The decision to yank Annapolis sailor Farrah Hall from the Beijing Olympic team in favor of Nancy Rios never passed the sniff test.
Lame excuses by US Sailing about its unilateral ruling in October 2007 only made things worse.
Now, a panel convened by the U.S. Olympic Committee has found that Hall was judged by a kangaroo court that ignored federal law and followed its own rules that were, at best, written in the dirt with a stick.
In a 23-page ruling, the hearing panel called the situation created by US Sailing "a procedural nightmare" that could have been avoided if Hall had been allowed to defend herself.
Hall, the five-member panel concluded, was denied due process. US Sailing, it ruled, has six months to make its rules comply with federal law and USOC bylaws or face probation or revocation of its standing as the sport's governing body.
"In some ways it's a little bit of a hollow victory," says Hall, a 1999 graduate of Broadneck. "But now no one else will have to go through what I did."
A victory for Hall and other athletes. But it's also a case of justice delayed, justice denied.
Hall, 27, can only imagine what it would have been like to march with the U.S. delegation in Beijing's opening ceremony, to wear the uniform of her country, to raise her hand and take the Athletes' Oath, to compete in the world's premier amateur sailing event.
"I do regret not being there," she says. "But it's over, and I'm over it."
On a practical level, Hall is out legal fees - no small obstacle in a sport in which athletes pinch pennies while begging for sponsors' dimes. And, because she can't put the Olympics on her resume, it's that much harder to attract financial support.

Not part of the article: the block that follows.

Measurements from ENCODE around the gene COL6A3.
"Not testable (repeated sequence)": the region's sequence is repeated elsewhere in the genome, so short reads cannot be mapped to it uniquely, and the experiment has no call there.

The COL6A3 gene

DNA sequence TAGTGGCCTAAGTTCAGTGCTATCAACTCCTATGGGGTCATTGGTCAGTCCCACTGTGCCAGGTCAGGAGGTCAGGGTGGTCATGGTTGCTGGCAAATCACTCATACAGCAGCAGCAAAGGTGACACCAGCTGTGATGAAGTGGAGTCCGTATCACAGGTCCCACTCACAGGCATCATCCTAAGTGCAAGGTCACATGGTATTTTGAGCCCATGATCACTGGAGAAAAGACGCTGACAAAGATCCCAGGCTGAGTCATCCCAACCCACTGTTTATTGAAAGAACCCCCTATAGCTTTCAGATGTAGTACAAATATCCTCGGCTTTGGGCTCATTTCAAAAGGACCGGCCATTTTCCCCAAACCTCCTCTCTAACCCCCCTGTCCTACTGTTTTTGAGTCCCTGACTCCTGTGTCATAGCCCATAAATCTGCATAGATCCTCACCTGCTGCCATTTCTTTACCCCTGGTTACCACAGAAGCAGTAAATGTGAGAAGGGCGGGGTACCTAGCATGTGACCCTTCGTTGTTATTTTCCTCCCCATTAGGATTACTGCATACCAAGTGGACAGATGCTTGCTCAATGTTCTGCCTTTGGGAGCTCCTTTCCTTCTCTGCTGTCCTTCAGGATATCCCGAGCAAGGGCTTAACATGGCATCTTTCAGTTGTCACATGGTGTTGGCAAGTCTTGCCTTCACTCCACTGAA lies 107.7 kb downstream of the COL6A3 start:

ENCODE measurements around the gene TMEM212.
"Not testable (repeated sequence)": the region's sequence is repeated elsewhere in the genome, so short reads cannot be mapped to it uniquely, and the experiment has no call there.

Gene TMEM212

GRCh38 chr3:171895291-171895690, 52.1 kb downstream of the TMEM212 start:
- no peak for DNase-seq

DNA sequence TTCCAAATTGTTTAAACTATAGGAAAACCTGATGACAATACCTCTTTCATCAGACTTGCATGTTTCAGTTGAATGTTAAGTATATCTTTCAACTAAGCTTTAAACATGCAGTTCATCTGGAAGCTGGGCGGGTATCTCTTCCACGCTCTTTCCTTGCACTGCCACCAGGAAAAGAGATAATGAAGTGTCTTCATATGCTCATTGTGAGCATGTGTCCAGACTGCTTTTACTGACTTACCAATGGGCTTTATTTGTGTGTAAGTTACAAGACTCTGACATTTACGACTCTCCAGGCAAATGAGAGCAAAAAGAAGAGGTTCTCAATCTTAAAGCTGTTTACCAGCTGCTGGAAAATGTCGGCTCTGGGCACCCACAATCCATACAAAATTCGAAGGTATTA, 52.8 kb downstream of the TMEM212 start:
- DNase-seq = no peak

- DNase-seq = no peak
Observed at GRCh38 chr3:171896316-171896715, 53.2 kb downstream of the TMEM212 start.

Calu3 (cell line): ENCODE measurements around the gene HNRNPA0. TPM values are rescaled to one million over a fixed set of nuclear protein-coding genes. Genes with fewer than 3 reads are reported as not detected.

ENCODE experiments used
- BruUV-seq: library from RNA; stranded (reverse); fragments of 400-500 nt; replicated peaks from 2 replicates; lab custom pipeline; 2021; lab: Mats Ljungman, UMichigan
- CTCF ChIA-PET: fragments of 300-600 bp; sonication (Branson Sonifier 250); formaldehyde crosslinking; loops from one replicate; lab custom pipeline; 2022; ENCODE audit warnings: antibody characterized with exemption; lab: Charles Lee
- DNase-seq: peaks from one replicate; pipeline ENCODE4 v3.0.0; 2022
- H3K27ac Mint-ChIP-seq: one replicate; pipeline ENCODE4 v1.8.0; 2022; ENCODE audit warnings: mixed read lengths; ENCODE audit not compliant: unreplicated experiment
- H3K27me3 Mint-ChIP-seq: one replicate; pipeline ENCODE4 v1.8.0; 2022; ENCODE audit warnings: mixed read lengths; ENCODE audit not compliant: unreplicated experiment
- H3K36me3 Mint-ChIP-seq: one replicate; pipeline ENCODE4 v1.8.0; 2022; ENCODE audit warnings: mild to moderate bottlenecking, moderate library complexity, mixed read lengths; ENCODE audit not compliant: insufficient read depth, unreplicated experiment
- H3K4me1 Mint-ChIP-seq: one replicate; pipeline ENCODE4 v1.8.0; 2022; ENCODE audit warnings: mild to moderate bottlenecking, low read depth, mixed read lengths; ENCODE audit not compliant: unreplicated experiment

In brief, the mess began after Hall won the RS:X windsurfing Olympic trials Oct. 14, 2007. While Hall was showering, Rios protested a collision with another competitor that she claimed tore her sail and pushed her to fourth place among the six sailors. A protest committee agreed with Rios and gave her six points instead of two, vaulting her into first place overall. US Sailing quickly nominated her to the Olympic team.
Hall was informed of the turn of events, and her attempts to get a fair hearing were stymied by US Sailing.
"I felt I had been done a serious wrong. My sense of justice was violated," Hall says of her decision to fight. "There was potential to lose in a big way, but I felt compelled to take it as far as I could."
In a statement, US Sailing said the USOC decision will gut rules "that have served the sport well for many decades" and make it difficult to stage any sailboat races, from the elite level to yacht club regattas.
In the end, however, this case is about more than Hall. This is about a sailing federation with scrambled priorities.
At the 2004 Athens Olympics, US Sailing did little to help former Bowie resident Kevin Hall, a survivor of testicular cancer, get the testosterone injections he needed to stay alive and compete. Last year, it railroaded Natalie Salk, a teenager with Olympic aspirations, by using rumors of underage drinking to deny her a spot at the Junior National Regatta.
A hearing officer for the American Arbitration Association found there was no evidence Salk had been drinking nor was there proof that she knowingly drove with alcohol in her car. "At no time did US Sailing provide Ms. Salk with the charges against her," the arbitrator wrote. "Indeed, at the conclusion of the hearing, the arbitrator was not certain what rule US Sailing was alleging Ms. Salk violated."
With the European sailing season just a month away, Hall starts with the No. 1 U.S. ranking and a clean slate. Her focus is shifting to the 2012 Summer Games in London. Hall says she hopes there's smoother sailing ahead for her sport.
"There's a lot of opportunity for change," she says. "There are some really smart people at US Sailing and the USOC, and I'm confident they will make it better for everyone."